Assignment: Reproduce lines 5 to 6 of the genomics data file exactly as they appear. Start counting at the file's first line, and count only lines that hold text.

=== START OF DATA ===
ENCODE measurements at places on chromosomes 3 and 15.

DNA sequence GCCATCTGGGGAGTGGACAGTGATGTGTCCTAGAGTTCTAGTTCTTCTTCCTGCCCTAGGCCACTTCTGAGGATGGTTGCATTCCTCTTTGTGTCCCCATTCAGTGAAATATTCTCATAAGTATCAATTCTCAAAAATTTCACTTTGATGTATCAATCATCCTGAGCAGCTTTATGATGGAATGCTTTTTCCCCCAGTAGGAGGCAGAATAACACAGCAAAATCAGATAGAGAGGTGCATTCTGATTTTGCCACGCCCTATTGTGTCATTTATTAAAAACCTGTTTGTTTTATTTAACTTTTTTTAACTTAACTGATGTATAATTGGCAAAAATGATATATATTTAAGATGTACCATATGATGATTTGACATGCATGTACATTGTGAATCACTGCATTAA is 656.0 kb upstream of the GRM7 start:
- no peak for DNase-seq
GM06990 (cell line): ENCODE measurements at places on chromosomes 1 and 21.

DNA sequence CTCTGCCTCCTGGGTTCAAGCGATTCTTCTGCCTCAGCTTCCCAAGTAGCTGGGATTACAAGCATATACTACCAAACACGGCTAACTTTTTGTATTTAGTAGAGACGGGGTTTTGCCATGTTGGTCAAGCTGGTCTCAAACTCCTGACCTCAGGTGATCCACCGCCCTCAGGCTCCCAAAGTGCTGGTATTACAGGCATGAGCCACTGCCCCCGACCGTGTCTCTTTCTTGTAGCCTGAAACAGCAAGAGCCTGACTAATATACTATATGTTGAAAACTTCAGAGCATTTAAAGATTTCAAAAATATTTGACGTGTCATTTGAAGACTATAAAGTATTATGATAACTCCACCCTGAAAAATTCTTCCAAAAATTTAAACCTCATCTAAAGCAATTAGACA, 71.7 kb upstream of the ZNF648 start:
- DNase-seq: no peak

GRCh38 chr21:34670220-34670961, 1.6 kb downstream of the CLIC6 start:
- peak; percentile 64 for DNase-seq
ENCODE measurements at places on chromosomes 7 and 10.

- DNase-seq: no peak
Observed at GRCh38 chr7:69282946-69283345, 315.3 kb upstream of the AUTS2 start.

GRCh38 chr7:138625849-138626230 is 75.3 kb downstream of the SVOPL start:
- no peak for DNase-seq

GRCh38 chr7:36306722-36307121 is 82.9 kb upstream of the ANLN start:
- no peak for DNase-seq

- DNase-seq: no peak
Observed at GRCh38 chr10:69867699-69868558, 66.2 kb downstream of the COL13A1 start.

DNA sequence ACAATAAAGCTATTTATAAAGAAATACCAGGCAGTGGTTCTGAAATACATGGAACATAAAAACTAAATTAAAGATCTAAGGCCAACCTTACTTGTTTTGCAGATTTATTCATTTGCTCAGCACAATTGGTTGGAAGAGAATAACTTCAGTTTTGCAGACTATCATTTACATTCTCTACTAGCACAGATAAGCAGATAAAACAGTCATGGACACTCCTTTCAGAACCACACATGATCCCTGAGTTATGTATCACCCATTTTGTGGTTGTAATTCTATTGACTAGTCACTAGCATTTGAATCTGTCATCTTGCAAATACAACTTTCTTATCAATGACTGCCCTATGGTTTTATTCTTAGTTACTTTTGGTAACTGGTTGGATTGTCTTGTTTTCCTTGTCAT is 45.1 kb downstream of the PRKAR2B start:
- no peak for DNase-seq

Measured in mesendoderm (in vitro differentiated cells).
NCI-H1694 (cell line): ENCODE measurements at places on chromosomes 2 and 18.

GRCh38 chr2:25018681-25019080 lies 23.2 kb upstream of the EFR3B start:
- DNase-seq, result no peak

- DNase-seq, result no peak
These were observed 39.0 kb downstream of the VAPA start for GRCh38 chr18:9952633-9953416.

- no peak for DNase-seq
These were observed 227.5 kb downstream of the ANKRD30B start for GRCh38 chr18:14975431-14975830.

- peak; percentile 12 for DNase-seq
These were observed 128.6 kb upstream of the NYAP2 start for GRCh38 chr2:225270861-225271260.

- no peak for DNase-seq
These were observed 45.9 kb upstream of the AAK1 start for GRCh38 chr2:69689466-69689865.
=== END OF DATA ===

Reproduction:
DNA sequence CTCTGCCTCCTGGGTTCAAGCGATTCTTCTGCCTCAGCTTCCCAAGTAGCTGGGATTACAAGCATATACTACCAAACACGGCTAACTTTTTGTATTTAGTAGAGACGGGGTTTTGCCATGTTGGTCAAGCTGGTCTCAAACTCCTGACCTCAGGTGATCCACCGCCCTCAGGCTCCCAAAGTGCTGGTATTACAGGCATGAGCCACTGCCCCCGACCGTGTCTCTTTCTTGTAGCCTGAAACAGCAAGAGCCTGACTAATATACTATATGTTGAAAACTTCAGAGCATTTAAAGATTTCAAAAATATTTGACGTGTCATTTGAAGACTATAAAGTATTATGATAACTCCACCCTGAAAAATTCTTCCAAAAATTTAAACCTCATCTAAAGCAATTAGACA, 71.7 kb upstream of the ZNF648 start:
- DNase-seq: no peak